Utter subjugation awaits us in the Union, if we should consent longer to remain in it. It is not a matter of choice, but of necessity. We must either submit to degradation, and to the loss of property worth four billions of money, or we must secede from the Union framed by our fathers, to secure this as well as every other species of property. For far less cause than this, our fathers separated from the Crown of England.

Our decision is made. We follow their footsteps. We embrace the alternative of separation; and for the reasons here stated, we resolve to maintain our rights with the full consciousness of the justice of our course, and the undoubting belief of our ability to maintain it.

7 thoughts on “Happy Confederate Heritage Month Mississippi!

  1. The 1998 Texas Senate resolution designating April as Confederate History and Heritage Month mentions slavery, as part of denying that it had anything to do with Confederates. I don’t know if that’s better or worse than ignoring it altogether.


      1. Sorry, I got the date wrong — it was 1999:



        WHEREAS, April is the month in which the Confederate States of America began and ended a four-year struggle for states’ rights, individual freedom, and local government control; and

        WHEREAS, The State of Texas declared herself to be a free and independent state and subsequently joined the Confederate States of America of which it was a member state from 1861 until 1865; and

        WHEREAS, The battlefields, monuments, museums, and other historical sites to be found in Texas allow our citizens and visitors to remember, study, and appreciate the men and women of that unique time in the history of Texas and the nation; and

        WHEREAS, The flag of the State of Texas was carried by Texas Confederate soldiers in every major battle of the War Between the States and the state contributed over 115,000 soldiers and sailors to the service of the Confederate States of America; and

        WHEREAS, During the period of reconciliation, Texas Confederate veterans became instrumental in the continued development of our state and local governments and our institutions of higher learning; and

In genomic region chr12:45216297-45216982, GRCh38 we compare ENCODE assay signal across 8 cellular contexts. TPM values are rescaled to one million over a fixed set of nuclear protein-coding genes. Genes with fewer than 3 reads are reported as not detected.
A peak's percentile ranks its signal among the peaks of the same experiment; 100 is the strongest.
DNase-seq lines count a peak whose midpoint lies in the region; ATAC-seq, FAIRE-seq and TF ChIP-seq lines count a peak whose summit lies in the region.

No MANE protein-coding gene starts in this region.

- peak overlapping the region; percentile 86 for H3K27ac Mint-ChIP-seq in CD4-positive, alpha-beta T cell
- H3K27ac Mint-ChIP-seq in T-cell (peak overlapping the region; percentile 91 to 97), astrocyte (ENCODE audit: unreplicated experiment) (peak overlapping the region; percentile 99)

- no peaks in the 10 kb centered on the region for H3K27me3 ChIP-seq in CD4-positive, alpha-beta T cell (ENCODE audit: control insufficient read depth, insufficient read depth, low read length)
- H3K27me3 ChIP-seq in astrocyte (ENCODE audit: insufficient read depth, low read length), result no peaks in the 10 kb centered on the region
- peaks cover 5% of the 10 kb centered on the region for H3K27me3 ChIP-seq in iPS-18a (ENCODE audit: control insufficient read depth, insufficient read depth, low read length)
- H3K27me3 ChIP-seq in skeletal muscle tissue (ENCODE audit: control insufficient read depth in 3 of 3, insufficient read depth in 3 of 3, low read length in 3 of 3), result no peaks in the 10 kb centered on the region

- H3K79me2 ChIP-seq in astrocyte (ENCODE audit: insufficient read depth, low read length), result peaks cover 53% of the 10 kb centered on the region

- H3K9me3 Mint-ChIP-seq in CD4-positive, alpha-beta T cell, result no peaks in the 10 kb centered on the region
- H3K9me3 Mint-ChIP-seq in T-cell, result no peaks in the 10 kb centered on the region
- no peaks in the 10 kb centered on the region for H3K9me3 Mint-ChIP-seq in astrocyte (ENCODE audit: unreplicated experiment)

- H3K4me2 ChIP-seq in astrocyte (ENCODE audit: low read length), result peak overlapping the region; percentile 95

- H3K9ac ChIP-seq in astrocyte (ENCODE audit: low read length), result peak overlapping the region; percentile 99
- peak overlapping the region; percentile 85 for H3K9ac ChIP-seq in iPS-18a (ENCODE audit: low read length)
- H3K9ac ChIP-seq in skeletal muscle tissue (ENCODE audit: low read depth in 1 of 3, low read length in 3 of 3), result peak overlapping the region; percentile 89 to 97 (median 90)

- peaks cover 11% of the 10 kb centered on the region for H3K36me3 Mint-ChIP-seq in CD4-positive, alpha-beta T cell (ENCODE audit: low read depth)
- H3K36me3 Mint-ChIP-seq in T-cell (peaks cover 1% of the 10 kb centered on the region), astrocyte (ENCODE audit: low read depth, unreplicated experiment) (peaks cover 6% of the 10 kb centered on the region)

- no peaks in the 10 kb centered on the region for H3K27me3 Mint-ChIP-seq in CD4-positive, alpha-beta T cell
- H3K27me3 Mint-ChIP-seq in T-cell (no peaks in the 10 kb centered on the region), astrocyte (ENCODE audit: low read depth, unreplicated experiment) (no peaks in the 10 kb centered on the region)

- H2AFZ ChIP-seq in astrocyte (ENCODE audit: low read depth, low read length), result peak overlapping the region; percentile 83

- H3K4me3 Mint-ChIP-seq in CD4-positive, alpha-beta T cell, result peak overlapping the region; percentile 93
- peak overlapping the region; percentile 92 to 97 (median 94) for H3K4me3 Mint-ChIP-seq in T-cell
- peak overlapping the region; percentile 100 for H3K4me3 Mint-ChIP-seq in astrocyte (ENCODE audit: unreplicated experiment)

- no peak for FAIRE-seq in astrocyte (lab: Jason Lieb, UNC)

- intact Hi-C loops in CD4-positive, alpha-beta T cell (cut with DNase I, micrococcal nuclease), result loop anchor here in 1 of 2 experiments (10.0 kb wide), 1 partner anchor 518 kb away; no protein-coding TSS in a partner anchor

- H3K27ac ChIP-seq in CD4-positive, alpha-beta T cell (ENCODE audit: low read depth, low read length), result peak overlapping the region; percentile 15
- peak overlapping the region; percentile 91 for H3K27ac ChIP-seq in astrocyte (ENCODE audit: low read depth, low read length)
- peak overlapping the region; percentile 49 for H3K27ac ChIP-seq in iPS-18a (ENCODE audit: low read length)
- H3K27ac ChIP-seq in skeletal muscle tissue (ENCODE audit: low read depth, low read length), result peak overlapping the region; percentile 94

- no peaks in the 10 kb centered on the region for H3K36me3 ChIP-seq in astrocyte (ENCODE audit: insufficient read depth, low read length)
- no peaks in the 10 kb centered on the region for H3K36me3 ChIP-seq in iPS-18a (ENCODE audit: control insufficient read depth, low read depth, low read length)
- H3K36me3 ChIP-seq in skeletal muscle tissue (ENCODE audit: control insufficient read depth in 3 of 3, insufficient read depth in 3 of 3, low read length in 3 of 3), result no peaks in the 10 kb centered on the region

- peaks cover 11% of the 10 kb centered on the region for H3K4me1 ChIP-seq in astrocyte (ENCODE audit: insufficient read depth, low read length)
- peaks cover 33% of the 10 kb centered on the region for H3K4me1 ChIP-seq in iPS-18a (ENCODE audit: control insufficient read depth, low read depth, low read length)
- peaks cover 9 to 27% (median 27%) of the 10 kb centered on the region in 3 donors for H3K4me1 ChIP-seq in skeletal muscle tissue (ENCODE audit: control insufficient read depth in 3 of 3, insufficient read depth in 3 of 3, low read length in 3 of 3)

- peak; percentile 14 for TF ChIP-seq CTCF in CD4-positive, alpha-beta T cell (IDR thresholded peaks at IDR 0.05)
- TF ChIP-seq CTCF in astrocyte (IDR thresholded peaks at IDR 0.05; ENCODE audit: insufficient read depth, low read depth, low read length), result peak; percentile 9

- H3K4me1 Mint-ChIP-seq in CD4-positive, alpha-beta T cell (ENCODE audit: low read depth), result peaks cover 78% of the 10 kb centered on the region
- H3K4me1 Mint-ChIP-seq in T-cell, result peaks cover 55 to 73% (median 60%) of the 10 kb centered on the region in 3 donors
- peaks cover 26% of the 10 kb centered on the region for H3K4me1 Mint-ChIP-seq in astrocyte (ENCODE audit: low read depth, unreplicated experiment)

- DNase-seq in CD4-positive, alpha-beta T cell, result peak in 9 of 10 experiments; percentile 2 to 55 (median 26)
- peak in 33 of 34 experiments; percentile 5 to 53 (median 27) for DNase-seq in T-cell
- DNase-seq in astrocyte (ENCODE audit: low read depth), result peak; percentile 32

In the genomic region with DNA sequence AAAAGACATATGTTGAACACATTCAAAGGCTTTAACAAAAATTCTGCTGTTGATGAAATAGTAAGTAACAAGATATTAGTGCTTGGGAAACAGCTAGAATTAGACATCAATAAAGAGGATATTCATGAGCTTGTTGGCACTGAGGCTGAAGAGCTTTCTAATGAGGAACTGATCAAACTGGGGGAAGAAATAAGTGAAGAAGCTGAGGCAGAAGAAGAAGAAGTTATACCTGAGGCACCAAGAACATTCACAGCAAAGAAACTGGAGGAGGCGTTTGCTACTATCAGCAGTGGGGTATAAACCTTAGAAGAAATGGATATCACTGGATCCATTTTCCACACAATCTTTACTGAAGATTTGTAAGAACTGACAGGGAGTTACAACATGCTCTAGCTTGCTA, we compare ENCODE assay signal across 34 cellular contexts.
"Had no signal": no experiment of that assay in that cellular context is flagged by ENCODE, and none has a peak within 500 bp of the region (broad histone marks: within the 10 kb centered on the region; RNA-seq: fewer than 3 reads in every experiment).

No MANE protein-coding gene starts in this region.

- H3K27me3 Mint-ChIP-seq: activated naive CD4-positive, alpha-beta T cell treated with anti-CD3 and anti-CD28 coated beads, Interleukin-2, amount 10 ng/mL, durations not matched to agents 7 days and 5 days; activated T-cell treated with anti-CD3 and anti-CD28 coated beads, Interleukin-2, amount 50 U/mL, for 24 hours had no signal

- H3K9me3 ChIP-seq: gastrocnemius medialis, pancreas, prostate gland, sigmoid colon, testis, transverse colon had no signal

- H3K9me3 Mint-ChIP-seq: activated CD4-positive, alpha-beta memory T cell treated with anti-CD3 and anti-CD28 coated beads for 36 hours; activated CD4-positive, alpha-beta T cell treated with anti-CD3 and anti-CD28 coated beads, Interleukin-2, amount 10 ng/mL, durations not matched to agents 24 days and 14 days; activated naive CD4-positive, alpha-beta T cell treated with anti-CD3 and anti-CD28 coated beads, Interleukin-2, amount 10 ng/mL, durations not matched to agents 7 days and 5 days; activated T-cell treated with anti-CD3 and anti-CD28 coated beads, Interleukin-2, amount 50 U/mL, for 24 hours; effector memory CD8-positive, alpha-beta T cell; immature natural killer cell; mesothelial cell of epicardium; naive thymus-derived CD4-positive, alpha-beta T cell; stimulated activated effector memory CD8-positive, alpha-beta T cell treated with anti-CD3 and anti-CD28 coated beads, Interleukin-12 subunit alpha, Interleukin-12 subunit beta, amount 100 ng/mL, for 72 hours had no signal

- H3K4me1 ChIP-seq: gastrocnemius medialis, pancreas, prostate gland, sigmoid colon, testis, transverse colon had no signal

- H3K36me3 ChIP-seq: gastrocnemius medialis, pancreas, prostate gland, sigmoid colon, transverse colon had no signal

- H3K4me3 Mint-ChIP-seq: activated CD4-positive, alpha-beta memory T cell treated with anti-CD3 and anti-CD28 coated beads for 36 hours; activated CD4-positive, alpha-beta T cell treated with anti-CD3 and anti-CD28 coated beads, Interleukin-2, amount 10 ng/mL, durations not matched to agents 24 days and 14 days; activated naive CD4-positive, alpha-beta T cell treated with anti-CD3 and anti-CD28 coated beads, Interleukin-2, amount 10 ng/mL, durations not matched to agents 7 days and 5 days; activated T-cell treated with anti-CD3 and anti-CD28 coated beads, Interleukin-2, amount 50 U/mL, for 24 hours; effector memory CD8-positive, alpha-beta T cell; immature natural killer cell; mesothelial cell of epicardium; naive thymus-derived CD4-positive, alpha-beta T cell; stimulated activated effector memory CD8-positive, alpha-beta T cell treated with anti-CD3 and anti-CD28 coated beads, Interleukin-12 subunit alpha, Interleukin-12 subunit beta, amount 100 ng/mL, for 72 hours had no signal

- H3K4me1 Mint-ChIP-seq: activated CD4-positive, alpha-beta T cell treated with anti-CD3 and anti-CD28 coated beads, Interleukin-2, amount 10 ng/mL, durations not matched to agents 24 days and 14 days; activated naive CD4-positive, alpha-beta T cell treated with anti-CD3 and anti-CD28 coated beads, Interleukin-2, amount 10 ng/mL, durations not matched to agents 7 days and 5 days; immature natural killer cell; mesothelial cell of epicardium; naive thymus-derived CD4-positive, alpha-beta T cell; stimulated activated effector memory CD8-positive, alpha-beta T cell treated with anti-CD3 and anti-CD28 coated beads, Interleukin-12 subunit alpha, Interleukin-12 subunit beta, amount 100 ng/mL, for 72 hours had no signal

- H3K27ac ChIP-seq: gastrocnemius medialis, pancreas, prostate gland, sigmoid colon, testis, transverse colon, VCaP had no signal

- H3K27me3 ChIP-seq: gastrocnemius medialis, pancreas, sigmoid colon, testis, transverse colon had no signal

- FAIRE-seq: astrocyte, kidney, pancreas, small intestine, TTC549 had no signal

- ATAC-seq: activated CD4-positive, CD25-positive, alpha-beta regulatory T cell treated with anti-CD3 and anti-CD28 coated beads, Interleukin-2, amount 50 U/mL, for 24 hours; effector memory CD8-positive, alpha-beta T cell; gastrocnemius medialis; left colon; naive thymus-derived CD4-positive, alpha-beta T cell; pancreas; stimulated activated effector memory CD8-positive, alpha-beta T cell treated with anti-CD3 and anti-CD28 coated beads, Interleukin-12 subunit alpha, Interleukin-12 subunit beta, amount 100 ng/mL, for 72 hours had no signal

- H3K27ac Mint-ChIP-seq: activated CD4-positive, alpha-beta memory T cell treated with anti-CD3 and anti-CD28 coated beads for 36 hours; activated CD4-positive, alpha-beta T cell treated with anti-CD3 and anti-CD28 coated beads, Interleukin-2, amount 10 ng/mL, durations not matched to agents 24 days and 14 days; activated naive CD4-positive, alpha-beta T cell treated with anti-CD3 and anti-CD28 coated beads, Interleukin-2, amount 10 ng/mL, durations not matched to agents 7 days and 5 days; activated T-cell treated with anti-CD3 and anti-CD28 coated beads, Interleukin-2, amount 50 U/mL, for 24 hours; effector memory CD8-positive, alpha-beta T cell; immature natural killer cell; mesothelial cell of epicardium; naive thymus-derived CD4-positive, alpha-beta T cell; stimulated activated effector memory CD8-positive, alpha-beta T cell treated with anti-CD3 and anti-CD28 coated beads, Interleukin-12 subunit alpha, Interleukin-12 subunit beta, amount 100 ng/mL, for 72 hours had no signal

WHEREAS, We honor our past and draw from it the courage, strength, and wisdom to go forward into the future together as Texans and Americans; and

        WHEREAS, The State of Texas has long recognized her Confederate history and the leaders who made sacrifices on behalf of the Confederate cause; and

        WHEREAS, The Texans who served in the War Between the States are memorialized in almost every county in the state, and many cities and counties in the State of Texas bear the name of Confederate veterans; and

        WHEREAS, It is important for all Texans to reflect upon our state’s past and to respect the devotion of her Confederate leaders, soldiers, and citizens to the cause of Southern liberty; and

        WHEREAS, In years since the war, the morally abhorrent practice of slavery has in the minds of many Texans become the prime motivation of Southern soldiers, despite the fact that 98 percent of Texas Confederate soldiers never owned a slave and never fought to defend slavery; and

        WHEREAS, Politically correct revisionists would have Texas children believe that their Confederate ancestors fought for slavery when in fact most Texans joined the Confederate armed forces to defend their homes, their families, and their proud heritage as Texans; and

        WHEREAS, Confederate Memorial Day in April is a time for all Texans to honor those men and women who died for Texas, and also all the Texans who came afterward and benefitted from their legacy of honor and devotion to our state; now, therefore, be it

        RESOLVED, That the Senate of the State of Texas, 76th Legislature, hereby recognize April as Confederate History and Heritage Month in the State of Texas and encourage all Texas schools and citizens to join in efforts to become more knowledgeable of the role of the Confederate States of America in the history of our country.

        The above Resolution was adopted by the Texas Senate on March 30, 1999.

        Read more: http://www.city-data.com/forum/texas/1249715-april-confederate-history-heritage-month-texas.html#ixzz454NwOCpt